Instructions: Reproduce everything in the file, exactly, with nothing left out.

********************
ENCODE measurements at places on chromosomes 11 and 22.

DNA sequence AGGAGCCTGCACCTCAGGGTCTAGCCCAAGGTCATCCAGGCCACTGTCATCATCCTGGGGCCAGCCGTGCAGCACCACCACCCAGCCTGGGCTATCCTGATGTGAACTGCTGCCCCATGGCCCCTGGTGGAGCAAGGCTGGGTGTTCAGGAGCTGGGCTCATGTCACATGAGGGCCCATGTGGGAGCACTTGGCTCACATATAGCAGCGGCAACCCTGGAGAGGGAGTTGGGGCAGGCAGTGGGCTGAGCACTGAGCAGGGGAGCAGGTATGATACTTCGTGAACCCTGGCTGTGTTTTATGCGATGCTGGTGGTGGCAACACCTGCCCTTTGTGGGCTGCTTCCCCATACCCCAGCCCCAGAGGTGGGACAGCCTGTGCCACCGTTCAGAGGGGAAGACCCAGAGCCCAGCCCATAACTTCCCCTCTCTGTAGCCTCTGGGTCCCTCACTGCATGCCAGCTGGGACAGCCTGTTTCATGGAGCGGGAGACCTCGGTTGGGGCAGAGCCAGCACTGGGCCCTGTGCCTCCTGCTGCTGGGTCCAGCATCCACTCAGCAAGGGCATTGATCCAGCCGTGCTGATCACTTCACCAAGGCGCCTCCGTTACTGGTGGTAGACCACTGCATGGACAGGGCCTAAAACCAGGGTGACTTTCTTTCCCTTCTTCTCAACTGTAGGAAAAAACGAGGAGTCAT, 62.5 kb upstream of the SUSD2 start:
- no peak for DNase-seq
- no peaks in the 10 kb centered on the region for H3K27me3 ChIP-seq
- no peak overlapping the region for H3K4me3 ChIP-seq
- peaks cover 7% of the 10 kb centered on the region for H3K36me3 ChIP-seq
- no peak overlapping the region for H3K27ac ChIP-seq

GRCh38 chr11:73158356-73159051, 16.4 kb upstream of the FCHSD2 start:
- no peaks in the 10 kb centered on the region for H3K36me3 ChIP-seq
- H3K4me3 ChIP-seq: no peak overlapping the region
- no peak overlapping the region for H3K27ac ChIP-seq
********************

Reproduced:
ENCODE measurements at places on chromosomes 11 and 22.

DNA sequence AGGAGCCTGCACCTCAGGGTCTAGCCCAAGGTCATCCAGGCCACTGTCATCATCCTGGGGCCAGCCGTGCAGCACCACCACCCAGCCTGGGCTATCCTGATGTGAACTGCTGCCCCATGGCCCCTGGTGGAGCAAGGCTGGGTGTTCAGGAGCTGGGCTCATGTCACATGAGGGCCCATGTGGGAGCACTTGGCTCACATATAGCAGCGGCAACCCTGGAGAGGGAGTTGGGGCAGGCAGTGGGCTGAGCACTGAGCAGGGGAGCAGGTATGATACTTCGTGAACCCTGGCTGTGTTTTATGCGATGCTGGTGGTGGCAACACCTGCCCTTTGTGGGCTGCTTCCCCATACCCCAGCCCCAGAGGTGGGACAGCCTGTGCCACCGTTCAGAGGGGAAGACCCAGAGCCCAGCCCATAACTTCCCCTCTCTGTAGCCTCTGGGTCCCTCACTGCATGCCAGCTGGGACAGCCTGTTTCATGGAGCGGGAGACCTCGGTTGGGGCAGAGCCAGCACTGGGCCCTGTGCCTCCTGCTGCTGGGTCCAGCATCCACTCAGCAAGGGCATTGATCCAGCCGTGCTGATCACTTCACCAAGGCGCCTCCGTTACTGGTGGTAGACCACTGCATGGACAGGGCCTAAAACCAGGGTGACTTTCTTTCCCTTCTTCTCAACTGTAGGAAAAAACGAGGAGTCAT, 62.5 kb upstream of the SUSD2 start:
- no peak for DNase-seq
- no peaks in the 10 kb centered on the region for H3K27me3 ChIP-seq
- no peak overlapping the region for H3K4me3 ChIP-seq
- peaks cover 7% of the 10 kb centered on the region for H3K36me3 ChIP-seq
- no peak overlapping the region for H3K27ac ChIP-seq

GRCh38 chr11:73158356-73159051, 16.4 kb upstream of the FCHSD2 start:
- no peaks in the 10 kb centered on the region for H3K36me3 ChIP-seq
- H3K4me3 ChIP-seq: no peak overlapping the region
- no peak overlapping the region for H3K27ac ChIP-seq